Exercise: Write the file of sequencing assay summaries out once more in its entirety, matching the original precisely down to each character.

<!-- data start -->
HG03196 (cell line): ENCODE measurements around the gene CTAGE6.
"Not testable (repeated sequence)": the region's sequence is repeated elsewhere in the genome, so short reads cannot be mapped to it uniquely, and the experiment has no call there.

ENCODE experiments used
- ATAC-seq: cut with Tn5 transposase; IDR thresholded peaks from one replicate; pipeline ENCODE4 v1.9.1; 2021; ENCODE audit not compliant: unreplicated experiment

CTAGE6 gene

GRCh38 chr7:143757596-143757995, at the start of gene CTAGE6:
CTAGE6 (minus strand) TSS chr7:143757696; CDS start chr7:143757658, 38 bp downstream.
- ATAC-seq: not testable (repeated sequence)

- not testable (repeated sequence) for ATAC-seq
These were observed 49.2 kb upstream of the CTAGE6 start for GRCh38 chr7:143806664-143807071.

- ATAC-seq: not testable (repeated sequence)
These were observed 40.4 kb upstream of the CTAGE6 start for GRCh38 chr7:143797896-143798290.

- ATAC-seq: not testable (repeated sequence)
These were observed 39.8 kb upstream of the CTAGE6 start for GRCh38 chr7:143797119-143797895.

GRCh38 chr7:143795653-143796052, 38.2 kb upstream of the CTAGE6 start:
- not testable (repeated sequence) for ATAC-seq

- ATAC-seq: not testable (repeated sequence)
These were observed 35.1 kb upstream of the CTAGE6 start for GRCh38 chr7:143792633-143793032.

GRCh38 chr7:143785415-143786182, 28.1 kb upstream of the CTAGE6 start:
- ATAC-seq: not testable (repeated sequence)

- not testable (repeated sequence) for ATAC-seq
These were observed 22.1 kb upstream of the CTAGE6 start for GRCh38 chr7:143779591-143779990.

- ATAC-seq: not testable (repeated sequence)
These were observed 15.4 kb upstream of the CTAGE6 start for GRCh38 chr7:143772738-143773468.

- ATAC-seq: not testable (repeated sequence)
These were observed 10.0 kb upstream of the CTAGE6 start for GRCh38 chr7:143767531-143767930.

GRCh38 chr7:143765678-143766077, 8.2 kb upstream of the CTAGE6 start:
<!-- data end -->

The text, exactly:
HG03196 (cell line): ENCODE measurements around the gene CTAGE6.
"Not testable (repeated sequence)": the region's sequence is repeated elsewhere in the genome, so short reads cannot be mapped to it uniquely, and the experiment has no call there.

ENCODE experiments used
- ATAC-seq: cut with Tn5 transposase; IDR thresholded peaks from one replicate; pipeline ENCODE4 v1.9.1; 2021; ENCODE audit not compliant: unreplicated experiment

CTAGE6 gene

GRCh38 chr7:143757596-143757995, at the start of gene CTAGE6:
CTAGE6 (minus strand) TSS chr7:143757696; CDS start chr7:143757658, 38 bp downstream.
- ATAC-seq: not testable (repeated sequence)

- not testable (repeated sequence) for ATAC-seq
These were observed 49.2 kb upstream of the CTAGE6 start for GRCh38 chr7:143806664-143807071.

- ATAC-seq: not testable (repeated sequence)
These were observed 40.4 kb upstream of the CTAGE6 start for GRCh38 chr7:143797896-143798290.

- ATAC-seq: not testable (repeated sequence)
These were observed 39.8 kb upstream of the CTAGE6 start for GRCh38 chr7:143797119-143797895.

GRCh38 chr7:143795653-143796052, 38.2 kb upstream of the CTAGE6 start:
- not testable (repeated sequence) for ATAC-seq

- ATAC-seq: not testable (repeated sequence)
These were observed 35.1 kb upstream of the CTAGE6 start for GRCh38 chr7:143792633-143793032.

GRCh38 chr7:143785415-143786182, 28.1 kb upstream of the CTAGE6 start:
- ATAC-seq: not testable (repeated sequence)

- not testable (repeated sequence) for ATAC-seq
These were observed 22.1 kb upstream of the CTAGE6 start for GRCh38 chr7:143779591-143779990.

- ATAC-seq: not testable (repeated sequence)
These were observed 15.4 kb upstream of the CTAGE6 start for GRCh38 chr7:143772738-143773468.

- ATAC-seq: not testable (repeated sequence)
These were observed 10.0 kb upstream of the CTAGE6 start for GRCh38 chr7:143767531-143767930.

GRCh38 chr7:143765678-143766077, 8.2 kb upstream of the CTAGE6 start: